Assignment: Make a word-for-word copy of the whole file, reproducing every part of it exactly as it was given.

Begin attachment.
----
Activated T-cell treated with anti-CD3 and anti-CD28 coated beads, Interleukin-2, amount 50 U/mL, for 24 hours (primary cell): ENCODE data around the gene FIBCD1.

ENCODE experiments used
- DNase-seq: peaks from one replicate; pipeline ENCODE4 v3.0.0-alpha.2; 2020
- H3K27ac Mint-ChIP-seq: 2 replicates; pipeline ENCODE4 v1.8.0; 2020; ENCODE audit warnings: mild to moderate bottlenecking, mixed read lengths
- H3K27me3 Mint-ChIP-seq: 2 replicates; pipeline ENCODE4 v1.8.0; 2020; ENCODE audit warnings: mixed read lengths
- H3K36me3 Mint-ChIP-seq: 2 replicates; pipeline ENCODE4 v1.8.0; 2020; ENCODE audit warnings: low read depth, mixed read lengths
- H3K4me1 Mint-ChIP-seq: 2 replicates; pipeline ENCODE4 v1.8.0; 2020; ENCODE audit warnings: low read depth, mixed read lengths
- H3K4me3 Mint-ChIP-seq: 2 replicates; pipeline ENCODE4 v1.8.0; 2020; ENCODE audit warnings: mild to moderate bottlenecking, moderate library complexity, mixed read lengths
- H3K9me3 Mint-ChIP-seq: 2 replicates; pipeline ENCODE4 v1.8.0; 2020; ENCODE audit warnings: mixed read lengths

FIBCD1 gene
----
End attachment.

Activated T-cell treated with anti-CD3 and anti-CD28 coated beads, Interleukin-2, amount 50 U/mL, for 24 hours (primary cell): ENCODE data around the gene FIBCD1.

ENCODE experiments used
- DNase-seq: peaks from one replicate; pipeline ENCODE4 v3.0.0-alpha.2; 2020
- H3K27ac Mint-ChIP-seq: 2 replicates; pipeline ENCODE4 v1.8.0; 2020; ENCODE audit warnings: mild to moderate bottlenecking, mixed read lengths
- H3K27me3 Mint-ChIP-seq: 2 replicates; pipeline ENCODE4 v1.8.0; 2020; ENCODE audit warnings: mixed read lengths
- H3K36me3 Mint-ChIP-seq: 2 replicates; pipeline ENCODE4 v1.8.0; 2020; ENCODE audit warnings: low read depth, mixed read lengths
- H3K4me1 Mint-ChIP-seq: 2 replicates; pipeline ENCODE4 v1.8.0; 2020; ENCODE audit warnings: low read depth, mixed read lengths
- H3K4me3 Mint-ChIP-seq: 2 replicates; pipeline ENCODE4 v1.8.0; 2020; ENCODE audit warnings: mild to moderate bottlenecking, moderate library complexity, mixed read lengths
- H3K9me3 Mint-ChIP-seq: 2 replicates; pipeline ENCODE4 v1.8.0; 2020; ENCODE audit warnings: mixed read lengths

FIBCD1 gene